There are few practitioners who apply the visual sensibility that underpins the ‘new school of synthetic photography’ as effectively as Roe Ethridge. Often imitated yet seldom bettered, the American artist has come to the fore in the post-internet era with his unique enquiry into the medium’s plastic nature. Through staged scenes and hybrid images, his work gets under the skin of the materiality that characterises life in the US.

His new work, Sacrifice Your Body, sees Ethridge exploring his relationship with his mother. Vivid and fragmentary details of where she grew up in West Palm Beach County, photographed in a straight documentary style, are combined with outtakes from his assignments for Chanel and kitsch experiments in collage; Ethridge continues his restless search for meaning across different photographic conventions.

Running parallel, the shorter but equally jarring narrative of his car – a bone-white Durango SUV – rolling into and being fished out of a canal, further undermines our capacity to fully comprehend the veracity of photographic events.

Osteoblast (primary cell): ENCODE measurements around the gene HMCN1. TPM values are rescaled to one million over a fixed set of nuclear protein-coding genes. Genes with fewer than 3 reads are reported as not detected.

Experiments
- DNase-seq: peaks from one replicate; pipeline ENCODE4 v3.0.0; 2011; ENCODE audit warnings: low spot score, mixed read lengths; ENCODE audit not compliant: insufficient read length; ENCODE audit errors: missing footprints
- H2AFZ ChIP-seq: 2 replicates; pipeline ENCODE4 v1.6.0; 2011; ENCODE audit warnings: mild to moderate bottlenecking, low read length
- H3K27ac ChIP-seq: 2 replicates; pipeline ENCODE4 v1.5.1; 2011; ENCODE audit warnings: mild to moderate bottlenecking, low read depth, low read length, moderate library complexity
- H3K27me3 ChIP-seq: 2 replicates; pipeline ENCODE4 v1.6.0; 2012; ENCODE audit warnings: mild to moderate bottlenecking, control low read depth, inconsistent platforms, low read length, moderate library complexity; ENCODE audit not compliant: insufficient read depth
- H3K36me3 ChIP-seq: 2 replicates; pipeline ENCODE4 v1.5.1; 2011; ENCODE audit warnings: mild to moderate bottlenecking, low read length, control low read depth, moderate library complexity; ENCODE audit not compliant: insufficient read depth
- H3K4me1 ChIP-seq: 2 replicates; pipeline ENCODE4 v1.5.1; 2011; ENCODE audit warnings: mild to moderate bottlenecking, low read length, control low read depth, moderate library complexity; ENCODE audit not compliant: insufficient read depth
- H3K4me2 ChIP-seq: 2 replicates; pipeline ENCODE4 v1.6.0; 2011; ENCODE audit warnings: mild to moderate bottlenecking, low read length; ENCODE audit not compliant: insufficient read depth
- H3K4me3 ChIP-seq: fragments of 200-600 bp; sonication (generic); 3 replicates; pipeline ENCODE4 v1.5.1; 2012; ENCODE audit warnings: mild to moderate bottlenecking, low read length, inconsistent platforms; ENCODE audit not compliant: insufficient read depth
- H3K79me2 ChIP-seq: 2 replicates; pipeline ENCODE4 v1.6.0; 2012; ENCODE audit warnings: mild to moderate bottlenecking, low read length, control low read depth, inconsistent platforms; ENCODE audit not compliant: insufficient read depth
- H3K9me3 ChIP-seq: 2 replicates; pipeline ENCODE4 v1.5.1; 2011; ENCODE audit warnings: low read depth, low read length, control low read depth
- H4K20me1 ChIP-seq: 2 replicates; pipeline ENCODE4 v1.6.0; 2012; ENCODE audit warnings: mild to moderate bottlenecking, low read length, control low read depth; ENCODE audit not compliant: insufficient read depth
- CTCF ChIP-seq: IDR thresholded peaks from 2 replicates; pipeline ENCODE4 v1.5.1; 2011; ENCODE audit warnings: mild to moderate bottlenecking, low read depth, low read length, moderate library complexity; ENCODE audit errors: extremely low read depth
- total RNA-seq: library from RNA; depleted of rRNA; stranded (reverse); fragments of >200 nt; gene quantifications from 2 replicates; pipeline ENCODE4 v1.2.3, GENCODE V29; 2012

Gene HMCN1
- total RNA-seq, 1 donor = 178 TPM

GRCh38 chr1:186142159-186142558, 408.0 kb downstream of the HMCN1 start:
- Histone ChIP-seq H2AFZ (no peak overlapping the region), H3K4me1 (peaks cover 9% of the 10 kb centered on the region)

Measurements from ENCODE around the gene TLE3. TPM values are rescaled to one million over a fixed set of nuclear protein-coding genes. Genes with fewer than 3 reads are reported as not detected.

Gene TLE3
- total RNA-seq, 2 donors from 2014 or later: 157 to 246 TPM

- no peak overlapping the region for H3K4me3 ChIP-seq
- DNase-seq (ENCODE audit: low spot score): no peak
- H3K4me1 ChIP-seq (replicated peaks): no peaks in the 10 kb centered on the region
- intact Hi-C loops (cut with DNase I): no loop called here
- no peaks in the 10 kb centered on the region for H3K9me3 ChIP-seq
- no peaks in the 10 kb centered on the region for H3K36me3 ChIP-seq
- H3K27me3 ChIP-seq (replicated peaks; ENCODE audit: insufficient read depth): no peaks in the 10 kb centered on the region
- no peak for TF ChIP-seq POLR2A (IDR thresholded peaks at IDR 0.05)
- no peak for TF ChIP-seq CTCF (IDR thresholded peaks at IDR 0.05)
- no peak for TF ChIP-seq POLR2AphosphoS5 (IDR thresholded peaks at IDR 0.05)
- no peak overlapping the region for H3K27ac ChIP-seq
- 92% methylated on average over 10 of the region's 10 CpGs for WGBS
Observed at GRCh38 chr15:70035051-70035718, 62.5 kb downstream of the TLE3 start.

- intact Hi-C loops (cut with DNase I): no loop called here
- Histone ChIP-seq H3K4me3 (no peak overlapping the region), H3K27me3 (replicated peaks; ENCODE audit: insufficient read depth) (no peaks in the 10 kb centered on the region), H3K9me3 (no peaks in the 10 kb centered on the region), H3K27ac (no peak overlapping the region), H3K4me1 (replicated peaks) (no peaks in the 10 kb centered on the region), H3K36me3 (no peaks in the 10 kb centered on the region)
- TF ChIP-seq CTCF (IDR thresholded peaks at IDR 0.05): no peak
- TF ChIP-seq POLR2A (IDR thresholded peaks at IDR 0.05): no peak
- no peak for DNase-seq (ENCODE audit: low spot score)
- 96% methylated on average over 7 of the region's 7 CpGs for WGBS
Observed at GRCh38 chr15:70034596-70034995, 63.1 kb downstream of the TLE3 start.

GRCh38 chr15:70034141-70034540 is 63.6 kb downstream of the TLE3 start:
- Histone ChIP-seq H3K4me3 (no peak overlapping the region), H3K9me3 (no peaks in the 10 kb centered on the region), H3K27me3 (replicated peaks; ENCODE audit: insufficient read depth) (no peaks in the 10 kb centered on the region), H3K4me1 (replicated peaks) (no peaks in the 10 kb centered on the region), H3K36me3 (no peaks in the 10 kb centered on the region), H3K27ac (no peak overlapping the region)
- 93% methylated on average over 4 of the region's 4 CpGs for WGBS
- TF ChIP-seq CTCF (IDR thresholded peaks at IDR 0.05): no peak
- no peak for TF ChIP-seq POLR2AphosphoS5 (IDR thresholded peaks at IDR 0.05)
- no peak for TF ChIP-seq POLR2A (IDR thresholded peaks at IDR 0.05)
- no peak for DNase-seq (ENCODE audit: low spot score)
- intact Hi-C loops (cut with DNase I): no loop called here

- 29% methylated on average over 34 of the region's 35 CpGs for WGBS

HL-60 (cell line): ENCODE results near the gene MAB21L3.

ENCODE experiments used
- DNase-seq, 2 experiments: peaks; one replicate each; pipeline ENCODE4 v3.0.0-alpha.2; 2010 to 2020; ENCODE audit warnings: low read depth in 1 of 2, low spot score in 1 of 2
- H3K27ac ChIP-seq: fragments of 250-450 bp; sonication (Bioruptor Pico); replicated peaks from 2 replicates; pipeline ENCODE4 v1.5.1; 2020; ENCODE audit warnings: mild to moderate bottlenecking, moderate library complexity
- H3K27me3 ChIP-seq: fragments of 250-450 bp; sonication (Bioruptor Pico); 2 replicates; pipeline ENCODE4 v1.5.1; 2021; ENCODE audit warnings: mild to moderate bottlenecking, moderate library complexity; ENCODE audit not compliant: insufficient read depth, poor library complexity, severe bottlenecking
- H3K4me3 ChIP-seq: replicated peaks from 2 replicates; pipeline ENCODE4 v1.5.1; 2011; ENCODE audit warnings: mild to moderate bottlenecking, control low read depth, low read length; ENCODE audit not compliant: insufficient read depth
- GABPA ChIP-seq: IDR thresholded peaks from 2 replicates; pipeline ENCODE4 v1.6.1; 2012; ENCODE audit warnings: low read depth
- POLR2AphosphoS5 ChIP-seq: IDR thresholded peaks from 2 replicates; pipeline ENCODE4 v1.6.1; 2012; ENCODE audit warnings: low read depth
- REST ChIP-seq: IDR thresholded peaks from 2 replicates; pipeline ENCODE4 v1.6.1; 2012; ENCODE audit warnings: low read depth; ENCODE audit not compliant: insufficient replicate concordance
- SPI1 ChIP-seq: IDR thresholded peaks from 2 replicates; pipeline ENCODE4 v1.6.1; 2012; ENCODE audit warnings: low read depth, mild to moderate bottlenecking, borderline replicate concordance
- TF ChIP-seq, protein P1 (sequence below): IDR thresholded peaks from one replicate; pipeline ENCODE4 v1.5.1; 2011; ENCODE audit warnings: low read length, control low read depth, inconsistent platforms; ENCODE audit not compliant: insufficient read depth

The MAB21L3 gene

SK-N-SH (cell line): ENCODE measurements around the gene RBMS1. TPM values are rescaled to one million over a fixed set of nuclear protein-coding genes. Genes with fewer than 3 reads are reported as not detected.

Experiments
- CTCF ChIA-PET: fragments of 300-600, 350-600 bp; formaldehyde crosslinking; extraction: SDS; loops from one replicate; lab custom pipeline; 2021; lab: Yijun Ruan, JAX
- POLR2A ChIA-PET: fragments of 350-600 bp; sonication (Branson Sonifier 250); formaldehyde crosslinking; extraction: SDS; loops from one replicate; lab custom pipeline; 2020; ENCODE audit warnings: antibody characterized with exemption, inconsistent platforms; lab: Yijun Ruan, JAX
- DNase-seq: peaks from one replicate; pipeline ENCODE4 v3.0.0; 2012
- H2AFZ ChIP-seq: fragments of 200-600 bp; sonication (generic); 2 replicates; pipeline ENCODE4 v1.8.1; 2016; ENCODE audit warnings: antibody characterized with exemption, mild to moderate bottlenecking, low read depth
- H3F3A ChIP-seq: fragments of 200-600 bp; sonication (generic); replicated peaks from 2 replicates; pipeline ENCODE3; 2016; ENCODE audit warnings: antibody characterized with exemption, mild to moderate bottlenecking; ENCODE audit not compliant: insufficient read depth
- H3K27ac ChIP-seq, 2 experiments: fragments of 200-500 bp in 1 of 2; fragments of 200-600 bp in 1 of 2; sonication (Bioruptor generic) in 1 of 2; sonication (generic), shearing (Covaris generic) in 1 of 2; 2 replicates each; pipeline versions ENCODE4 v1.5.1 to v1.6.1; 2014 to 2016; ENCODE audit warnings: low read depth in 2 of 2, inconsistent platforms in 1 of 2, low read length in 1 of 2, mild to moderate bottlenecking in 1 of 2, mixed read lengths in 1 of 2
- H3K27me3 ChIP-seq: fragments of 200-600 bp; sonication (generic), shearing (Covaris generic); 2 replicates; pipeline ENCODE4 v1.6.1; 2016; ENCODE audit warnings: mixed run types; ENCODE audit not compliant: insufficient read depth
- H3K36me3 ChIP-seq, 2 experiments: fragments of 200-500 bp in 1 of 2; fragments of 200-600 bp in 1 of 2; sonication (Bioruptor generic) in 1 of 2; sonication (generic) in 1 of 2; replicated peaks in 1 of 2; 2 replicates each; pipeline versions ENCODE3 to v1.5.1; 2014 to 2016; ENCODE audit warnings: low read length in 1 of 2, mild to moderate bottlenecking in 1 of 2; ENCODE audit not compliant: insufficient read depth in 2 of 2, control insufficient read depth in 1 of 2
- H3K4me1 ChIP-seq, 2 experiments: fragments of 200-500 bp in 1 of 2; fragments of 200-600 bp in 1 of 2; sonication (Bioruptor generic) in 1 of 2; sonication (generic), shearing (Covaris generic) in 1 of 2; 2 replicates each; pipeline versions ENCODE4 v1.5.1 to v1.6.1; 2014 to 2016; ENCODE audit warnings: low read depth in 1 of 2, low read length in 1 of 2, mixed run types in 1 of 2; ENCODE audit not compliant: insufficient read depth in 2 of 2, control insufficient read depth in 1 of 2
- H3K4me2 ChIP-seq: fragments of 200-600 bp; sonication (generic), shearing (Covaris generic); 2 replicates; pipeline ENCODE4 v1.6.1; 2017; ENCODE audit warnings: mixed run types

Ethridge has commented that the second part of the book deals more overtly with his signature themes of fugue states and amnesia. Free-floating motifs such as the suburban mum, the phone call, the skull, sports references, are all used to reconstruct certain aspects of this mother-son relationship.

There’s a sense of dissonance and discomfort in Sacrifice Your Body that recalls Andy Warhol’s line about getting things “exactly wrong”. Untrained, at least in the traditional sense, Ethridge is confident and assured in his output – as if appropriating his own photography and recontextualising it from the numerous spheres in which his images circulate.

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